`int_a^b f(x) dx ~~ (h/3)((y_0+4y_1+y_2)+(y_2+4y_3+y_4)+…+(y_(n-2)+4y_(n-1)+y_n))`

`int_a^b f(x) dx ~~ (h/3)(y_0+4y_1+2y_2+4y_3+2y_4+…+2y_(n-2)+4y_(n-1)+y_n)`

`int_a^b f(x) dx ~~ sum_(j=1)^(n/2) (h/3)(f(x_(2j-2))+4f(x_(2j-1))+f(x_(2j)))`

where `h=(b-a)/n` and the error is `|E_S|<=(M(b-a)^5)/(180*n^4)` and `M` is an upper bound for `|f^((4))|` on `[a,b]`.

#### Example 1:

Evaluate `int_5^7 5x dx` using Simpson’s rule with `n=4`

`x_0` through `x_4` are `{5, 5.5, 6, 6.5, 7}` and `h=2/4=1/2`

Area `~~ 1/6*(5(5)+4*5(5.5)+2*5(6)+4*5(6.5)+5(7))=60`

Since `f'(x)=5` and `f”(x)=0`, then `f^((4))(x)=0` and the error is zero here.

#### Example 2:

Consider `int_-1^1 (x^2+5) dx` with `n=4`

`h=2/4=1/2` so `x_k=-1+k/2`, which is the set `{-1,-1/2,0,1/2,1}`

Area `~~1/6(((-1)^2+5)+4((-1/2)^2+5)+2((0)^2+5)+4((1/2)^2+5)+((1)^2+5))`

Area`=10 2/3`

Since `f^((4))(x)=0` the error here is also zero.

#### Example 3:

`int_0^2 (5t^3+8t) dt` with `n=4`

`h=2/4=1/2` and `x_k=0+k/2`, so the x-values are `{0,1/2,1,1 1/2,2}`

Area `~~ 1/6((5(0)^3+8(0))+4(5(1/2)^3+8(1/2))+2(5(1)^3+8(1))+4(5(1 1/2)^3+8(1 1/2))+(5(2)^3+8(2)))`

Area `=36`

Since `f^((4))(x)=0`, the error is zero here.

#### Example 4:

`int_3^9 4/s^2 ds` with `n=4`

`h=6/4=3/2` and `x_k=3+3k/2`, so the x-values are `{3, 4.5, 6, 7.5, 9}`

Area `~~1/2*(4/3^2+4*4/4.5^2+2*4/6^2+4*4/7.5^2+4/9^2)`

#### Example 5:

How many intervals are needed to estimate `int_1^2 1/x dx` to within 0.0001 square units of the actual area?

Recall the error is `|E_S|<=(M(b-a)^5)/(180*n^4)` and `M` is an upper bound for `|f^((4))|` on `[a,b]`.

`f(x)=x^(-1)`

`f'(x)=-1*x^(-2)`

`f”(x)=2*x^(-3)`

`f”(x)=-6*x^(-4)`

`f^((4))(x)=24*x^(-5)`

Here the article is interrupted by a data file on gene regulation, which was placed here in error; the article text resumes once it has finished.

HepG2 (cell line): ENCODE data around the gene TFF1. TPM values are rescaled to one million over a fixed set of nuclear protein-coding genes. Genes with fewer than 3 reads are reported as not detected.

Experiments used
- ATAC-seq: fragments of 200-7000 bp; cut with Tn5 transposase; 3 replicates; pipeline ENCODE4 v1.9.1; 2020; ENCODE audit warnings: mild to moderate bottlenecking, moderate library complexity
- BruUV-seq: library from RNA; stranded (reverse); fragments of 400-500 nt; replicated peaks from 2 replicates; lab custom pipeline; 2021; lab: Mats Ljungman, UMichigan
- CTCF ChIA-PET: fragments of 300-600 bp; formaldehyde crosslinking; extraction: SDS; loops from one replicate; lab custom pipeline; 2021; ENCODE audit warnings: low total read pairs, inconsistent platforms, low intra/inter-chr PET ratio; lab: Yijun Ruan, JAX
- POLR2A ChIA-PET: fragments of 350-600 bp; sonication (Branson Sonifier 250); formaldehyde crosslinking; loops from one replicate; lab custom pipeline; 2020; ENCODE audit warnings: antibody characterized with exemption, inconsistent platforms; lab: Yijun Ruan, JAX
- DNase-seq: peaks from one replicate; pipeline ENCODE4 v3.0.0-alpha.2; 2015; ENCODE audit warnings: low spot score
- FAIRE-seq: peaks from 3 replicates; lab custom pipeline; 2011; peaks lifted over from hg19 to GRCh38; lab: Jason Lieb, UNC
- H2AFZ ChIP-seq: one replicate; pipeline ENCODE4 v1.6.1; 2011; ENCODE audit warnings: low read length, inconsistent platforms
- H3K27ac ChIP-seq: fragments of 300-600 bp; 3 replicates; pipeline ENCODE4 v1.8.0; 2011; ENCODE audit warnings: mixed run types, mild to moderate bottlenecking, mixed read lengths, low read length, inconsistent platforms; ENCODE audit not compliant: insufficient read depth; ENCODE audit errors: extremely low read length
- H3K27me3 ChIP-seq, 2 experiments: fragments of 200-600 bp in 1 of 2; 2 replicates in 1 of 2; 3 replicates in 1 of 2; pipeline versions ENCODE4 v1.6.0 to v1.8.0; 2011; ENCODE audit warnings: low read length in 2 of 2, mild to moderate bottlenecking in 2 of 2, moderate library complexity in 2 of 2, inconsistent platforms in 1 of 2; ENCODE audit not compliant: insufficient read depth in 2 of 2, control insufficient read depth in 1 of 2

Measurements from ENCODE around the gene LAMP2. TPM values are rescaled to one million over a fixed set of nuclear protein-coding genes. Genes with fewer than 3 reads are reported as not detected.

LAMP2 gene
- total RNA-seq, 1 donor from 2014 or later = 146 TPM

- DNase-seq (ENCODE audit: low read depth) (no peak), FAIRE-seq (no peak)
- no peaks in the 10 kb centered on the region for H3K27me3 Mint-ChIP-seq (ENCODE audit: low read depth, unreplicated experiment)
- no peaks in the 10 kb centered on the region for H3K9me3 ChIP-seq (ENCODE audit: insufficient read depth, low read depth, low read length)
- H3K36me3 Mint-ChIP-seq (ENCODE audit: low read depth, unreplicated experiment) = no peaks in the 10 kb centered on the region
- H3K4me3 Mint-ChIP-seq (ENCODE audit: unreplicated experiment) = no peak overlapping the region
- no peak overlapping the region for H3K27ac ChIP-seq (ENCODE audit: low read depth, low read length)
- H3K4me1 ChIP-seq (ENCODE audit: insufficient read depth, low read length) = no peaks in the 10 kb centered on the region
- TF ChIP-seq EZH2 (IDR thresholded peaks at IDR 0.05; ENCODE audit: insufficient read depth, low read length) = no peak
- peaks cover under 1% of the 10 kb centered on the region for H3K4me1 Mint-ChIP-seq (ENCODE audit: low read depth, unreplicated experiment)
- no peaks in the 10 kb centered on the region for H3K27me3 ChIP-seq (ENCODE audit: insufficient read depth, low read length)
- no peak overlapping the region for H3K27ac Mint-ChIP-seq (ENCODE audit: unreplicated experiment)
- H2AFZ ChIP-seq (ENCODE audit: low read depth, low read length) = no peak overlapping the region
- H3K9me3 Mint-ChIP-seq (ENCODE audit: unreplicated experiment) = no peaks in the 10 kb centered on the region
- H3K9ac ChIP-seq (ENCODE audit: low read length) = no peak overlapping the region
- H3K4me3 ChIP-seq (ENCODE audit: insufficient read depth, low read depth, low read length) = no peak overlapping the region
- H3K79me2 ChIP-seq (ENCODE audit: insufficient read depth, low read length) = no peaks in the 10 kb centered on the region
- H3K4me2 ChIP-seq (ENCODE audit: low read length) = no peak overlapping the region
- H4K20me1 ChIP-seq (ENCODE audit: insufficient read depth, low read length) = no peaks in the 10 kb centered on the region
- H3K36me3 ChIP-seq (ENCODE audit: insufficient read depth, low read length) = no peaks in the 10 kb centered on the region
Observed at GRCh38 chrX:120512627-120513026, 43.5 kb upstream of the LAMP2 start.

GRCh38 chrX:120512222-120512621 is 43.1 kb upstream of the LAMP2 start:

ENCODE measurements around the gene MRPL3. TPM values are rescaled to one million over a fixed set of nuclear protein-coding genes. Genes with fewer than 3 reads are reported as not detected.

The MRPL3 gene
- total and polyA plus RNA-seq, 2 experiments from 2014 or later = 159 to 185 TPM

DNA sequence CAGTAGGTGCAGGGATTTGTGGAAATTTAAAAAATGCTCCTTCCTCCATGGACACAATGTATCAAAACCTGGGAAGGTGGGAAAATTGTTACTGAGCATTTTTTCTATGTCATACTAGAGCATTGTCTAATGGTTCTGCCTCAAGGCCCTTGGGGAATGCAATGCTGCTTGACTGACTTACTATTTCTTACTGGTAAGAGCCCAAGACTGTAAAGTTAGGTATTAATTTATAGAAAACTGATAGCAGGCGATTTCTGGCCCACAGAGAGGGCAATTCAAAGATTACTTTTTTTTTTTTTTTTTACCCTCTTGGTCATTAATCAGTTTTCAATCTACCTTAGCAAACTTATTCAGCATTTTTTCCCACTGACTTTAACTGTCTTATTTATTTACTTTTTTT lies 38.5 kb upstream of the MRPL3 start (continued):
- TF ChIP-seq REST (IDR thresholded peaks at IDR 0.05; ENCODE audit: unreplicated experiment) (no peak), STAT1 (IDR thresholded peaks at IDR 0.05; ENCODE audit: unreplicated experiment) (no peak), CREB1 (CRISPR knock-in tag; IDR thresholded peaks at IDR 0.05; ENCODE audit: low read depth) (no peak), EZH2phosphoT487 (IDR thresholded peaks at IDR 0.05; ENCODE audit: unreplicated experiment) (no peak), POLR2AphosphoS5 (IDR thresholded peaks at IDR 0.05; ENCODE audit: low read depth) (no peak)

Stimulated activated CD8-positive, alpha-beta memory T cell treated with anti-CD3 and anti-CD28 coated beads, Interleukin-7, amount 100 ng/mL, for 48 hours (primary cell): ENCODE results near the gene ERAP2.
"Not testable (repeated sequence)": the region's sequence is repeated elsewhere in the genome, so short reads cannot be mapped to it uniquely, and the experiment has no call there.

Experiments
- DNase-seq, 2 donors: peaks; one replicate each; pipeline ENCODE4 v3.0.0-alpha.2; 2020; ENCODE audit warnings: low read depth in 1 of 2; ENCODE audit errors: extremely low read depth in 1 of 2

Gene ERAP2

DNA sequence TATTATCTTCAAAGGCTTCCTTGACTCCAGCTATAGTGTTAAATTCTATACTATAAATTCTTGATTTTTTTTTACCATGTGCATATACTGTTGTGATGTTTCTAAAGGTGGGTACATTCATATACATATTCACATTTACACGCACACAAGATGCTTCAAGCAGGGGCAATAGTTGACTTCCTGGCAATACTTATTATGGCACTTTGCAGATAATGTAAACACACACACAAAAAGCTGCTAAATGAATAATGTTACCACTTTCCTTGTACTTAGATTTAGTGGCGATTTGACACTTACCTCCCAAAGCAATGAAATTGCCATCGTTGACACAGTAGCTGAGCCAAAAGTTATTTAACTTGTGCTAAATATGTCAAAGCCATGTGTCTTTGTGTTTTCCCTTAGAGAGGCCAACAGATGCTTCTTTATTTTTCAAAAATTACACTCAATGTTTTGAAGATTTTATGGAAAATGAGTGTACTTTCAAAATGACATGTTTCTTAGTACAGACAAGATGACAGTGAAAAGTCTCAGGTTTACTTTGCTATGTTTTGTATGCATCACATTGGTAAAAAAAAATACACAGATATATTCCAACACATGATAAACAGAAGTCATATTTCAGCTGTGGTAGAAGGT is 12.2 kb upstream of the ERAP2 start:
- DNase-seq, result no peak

`f^((5))(x)=-144*x^(-6)`

I found the 5th derivative to show that `f^((4))(x)` is decreasing, since its derivative is negative on the interval `[1,2]`. So, `f^((4))(1)=24` is the maximum needed for the error estimation.

Plugging into `|E_S|<=(M(b-a)^5)/(180*n^4)`:

`0.0001<=(24*(1)^5)/(180*n^4)`

Solving for `n` we get `n <=((24)/(180*0.0001))^(1/4)~~6.04`

`A_(S_6) = 1/3*1/6*(1/1+4*1/(1 1/6)+2*1/(1 2/6)+4*1/(1 3/6)+2*1/(1 4/6)+4*1/(1 5/6)+1/2)~~0.693169`

`A_(S_4) = 1/3*1/4*(1/1+4*1/(1 1/4)+2*1/(1 2/4)+4*1/(1 3/4)+1/2)~~0.693254`

`A_(S_2) = 1/3*1/2*(1+4*1/1.5+1/2)~~.694444`

`ln(2)~~0.69314718`

The actual error from the 6th Simpson’s sum is about 0.00002.

`A_(S_20) = sum_(n=1)^10 1/(3*20)*(1/(1 + 1/20 (2 n – 2)) + 4/(1 + 1/20 (2 n – 1)) + 1/(1 + (2 n)/20)) = 5555158368718531/8014397185594800~~0.693147375`

For comparison, consider 100 terms with right endpoints: `sum_(k=1)^100 1/(100 (k/100 + 1))`

`~~0.690653430481824215252268721472608478928428119821791431288…`

Or the Trapezoidal Rule with 50 intervals:

`A_(T_50)=sum_(k=1)^50 1/(2*50)*(1/(1+(K-1)/50)+1/(1+k/50))~~0.693172179`

#### Example 6:

Here is a picture of a parabola intersecting the reciprocal function at `x=1,2,3`

The parabola, `y=1/6*x^2-1*x+11/6`, is shown in red.

The beautiful thing about Simpson’s rule is that we don’t actually need to calculate the coefficients of any of these parabolas. The weighted sum does all of the work for us.

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